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Philippines election win returns Marcos to power, and polarization

By Reuters   May 9, 2022 | 07:07 pm PT
Philippines election win returns Marcos to power, and polarization
Philippine presidential candidate Ferdinand 'Bongbong' Marcos Jr., son of late ruler Ferdinand Marcos, delivers a speech during a campaign rally in Lipa, Batangas province, Philippines, April 20, 2022. Photo by Reuters
The Philippines woke to a new but familiar political dawn on Tuesday, after an election triumph by Ferdinand Marcos Jr paved the way for a once unimaginable return to the country's highest office for its most notorious political dynasty.

Marcos, better known as "Bongbong", trounced bitter rival Leni Robredo to become the first candidate in recent history to win a Philippines presidential election majority, marking a stunning comeback by the son and namesake of an ousted ruler that has been decades in the making.

Marcos fled into exile in Hawaii with his family during a 1986 "people power" uprising that ended his father's autocratic 20-year rule, and has served in congress and the senate since his return to the Philippines in 1991.

Marcos's runaway victory in Monday's election looked certain when early results of an unofficial vote poured in and with 95 percent of the eligible ballots counted, he had more than30 million votes, double that of Robredo.

An official result is expected around the end of the month.

Marcos refused to celebrate, offering instead what he called a statement of gratitude.

"There are thousands of you out there, volunteers, parallel groups, political leaders that have cast their lot with us because of our belief in our message of unity," he said, standing beside a national flag, in remarks streamed on Facebook.

"Any endeavor as large as this does not involve one person, it involves very, very many people working in very, very many different ways."

Though Marcos, 64, campaigned on a platform of unity, political analysts say his presidency is unlikely to foster that, despite the huge margin of victory.

Many among the millions of Robredo voters are angered by what they see as a brazen attempt by the disgraced former first family to use its mastery of social media to reinvent historical narratives of its time in power.

Thousands of opponents of Marcos senior suffered persecution during a brutal 1972-1981 era of martial law, and the family name became synonymous with plunder, cronyism and extravagant living, with billions of dollars of state wealth disappearing.

The Marcos family has denied wrongdoing and many of its supporters, bloggers and social media influencers say historical accounts are distorted.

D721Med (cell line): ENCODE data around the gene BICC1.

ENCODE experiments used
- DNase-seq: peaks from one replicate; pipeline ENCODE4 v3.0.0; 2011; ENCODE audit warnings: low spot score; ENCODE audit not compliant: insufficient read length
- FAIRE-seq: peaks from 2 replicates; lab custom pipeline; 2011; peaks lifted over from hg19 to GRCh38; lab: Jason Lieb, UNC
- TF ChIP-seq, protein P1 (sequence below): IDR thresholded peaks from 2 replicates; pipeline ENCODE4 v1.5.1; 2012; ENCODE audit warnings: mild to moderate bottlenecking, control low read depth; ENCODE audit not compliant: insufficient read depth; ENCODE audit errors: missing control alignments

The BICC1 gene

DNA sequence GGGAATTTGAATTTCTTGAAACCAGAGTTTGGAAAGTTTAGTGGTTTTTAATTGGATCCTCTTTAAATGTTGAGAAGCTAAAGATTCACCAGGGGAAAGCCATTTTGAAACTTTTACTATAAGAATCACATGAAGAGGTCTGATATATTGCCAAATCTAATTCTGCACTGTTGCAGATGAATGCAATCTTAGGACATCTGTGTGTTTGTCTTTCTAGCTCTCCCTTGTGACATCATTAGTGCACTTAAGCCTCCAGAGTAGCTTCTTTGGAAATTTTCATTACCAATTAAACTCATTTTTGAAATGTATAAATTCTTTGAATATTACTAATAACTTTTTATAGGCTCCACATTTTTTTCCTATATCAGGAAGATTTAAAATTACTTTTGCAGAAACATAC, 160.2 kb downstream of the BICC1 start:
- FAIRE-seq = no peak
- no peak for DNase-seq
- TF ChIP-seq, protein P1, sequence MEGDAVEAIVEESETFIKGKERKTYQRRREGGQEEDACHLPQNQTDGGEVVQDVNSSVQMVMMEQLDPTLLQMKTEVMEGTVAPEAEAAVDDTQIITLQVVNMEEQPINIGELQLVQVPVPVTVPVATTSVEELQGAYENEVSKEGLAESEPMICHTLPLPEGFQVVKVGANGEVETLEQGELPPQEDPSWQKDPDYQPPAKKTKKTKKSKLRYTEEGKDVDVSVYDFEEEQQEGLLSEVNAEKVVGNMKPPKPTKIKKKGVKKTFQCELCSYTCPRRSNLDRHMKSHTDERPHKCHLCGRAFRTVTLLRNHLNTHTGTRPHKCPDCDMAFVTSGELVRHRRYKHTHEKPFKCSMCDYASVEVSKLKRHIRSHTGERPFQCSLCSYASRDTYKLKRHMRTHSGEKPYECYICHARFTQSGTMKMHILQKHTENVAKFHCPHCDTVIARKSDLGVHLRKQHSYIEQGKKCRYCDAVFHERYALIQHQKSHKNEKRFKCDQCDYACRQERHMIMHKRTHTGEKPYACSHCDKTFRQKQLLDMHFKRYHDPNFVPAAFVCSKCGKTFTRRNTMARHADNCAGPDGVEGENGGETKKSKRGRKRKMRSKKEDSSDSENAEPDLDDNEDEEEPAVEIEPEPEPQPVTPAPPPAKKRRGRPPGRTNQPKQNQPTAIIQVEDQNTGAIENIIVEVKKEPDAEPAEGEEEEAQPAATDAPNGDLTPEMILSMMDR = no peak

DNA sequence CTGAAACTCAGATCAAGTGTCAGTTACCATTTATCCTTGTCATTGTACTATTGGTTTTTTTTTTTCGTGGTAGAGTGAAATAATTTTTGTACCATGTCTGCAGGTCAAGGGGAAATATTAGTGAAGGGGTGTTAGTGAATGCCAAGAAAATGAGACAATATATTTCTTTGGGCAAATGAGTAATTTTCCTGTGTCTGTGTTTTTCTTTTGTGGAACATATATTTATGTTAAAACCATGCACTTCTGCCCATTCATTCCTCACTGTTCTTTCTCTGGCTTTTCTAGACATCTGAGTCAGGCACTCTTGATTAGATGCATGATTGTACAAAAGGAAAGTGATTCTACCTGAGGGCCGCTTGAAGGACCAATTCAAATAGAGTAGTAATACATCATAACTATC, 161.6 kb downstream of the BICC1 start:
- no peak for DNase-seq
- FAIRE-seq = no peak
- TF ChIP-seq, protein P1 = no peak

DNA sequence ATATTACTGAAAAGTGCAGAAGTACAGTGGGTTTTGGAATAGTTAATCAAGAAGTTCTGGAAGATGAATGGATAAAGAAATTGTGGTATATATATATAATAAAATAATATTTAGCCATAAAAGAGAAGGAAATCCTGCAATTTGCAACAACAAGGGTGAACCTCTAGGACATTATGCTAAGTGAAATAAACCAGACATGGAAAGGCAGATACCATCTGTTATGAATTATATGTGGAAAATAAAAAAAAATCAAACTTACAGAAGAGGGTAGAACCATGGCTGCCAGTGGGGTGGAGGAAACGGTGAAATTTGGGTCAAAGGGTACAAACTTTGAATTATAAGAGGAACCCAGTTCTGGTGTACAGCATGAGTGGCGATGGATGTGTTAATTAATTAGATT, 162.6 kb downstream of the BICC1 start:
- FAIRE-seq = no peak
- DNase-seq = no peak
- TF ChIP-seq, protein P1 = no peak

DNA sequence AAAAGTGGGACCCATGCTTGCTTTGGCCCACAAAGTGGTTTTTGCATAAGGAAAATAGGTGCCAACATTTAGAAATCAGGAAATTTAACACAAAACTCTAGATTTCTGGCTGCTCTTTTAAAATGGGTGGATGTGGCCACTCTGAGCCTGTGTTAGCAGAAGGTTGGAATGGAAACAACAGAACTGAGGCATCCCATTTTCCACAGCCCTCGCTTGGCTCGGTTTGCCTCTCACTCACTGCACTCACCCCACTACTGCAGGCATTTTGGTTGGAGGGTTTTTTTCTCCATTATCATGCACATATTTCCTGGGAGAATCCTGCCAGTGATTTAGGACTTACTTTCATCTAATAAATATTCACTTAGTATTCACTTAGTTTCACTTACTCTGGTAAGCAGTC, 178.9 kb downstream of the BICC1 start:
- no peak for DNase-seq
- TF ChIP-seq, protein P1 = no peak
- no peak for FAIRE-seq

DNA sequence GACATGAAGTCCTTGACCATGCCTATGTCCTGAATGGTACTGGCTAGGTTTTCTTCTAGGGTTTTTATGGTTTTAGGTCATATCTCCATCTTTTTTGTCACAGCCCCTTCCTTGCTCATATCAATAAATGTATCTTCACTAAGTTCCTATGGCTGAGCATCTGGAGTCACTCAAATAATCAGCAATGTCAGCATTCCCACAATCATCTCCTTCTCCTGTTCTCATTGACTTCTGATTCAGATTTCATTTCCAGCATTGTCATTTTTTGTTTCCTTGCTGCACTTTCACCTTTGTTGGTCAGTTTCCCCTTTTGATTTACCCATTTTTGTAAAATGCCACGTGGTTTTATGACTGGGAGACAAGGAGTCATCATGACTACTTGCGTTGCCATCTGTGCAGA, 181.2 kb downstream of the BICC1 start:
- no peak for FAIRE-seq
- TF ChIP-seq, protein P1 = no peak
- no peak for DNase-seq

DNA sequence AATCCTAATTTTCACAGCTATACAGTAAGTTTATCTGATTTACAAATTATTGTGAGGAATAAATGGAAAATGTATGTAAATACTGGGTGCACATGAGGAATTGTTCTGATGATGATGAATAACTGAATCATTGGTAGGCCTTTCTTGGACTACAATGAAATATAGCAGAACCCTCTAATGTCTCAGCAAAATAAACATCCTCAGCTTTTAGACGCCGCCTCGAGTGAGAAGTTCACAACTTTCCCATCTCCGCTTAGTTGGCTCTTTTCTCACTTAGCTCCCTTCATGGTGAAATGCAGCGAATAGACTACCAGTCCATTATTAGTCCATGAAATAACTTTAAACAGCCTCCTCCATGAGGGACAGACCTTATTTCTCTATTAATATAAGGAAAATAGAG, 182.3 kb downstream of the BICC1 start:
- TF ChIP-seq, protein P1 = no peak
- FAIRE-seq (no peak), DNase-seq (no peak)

'Detestable image'

Human rights group Karapatan called on Filipinos to reject the new Marcos presidency, which it said was built on lies and disinformation "to deodorize the Marcoses' detestable image".

"Marcos Jr has not publicly acknowledged the crimes of his father and his family's role, as direct beneficiaries," it said in a statement.

"Marcos Jr continues to spit on the graves and sufferings endured by all the Marcos martial law victims by feigning ignorance on the numerous documented atrocities."

Marcos, who shied away from debates and interviews during the campaign, recently praised his father as a genius and a statesman but has also been irked by questions about the martial law era.

As the vote count showed the extent of the Marcos win, Robredo told her supporters to continue their fight for truth until the next election.

"It took time to build the structures of lies. We have time and opportunity to fight and dismantle these," she said.

Marcos gave few clues on the campaign trail of what his policy agenda would look like, but is widely expected to closely follow outgoing President Rodrigo Duterte, who targeted big infrastructure works, close ties with China and strong growth. Duterte's tough leadership style won him big support.

Aries Arugay, a political science professor, said Marcos has much to do to prove he is sincere about unity.

"This polarization will happen regardless," he said.

"Under a Marcos presidency, perhaps it will become more pernicious because I don't think the unity slogan will be implemented, meaning reaching out to the other side."

"It will be a tough sell because it is not credible."

 
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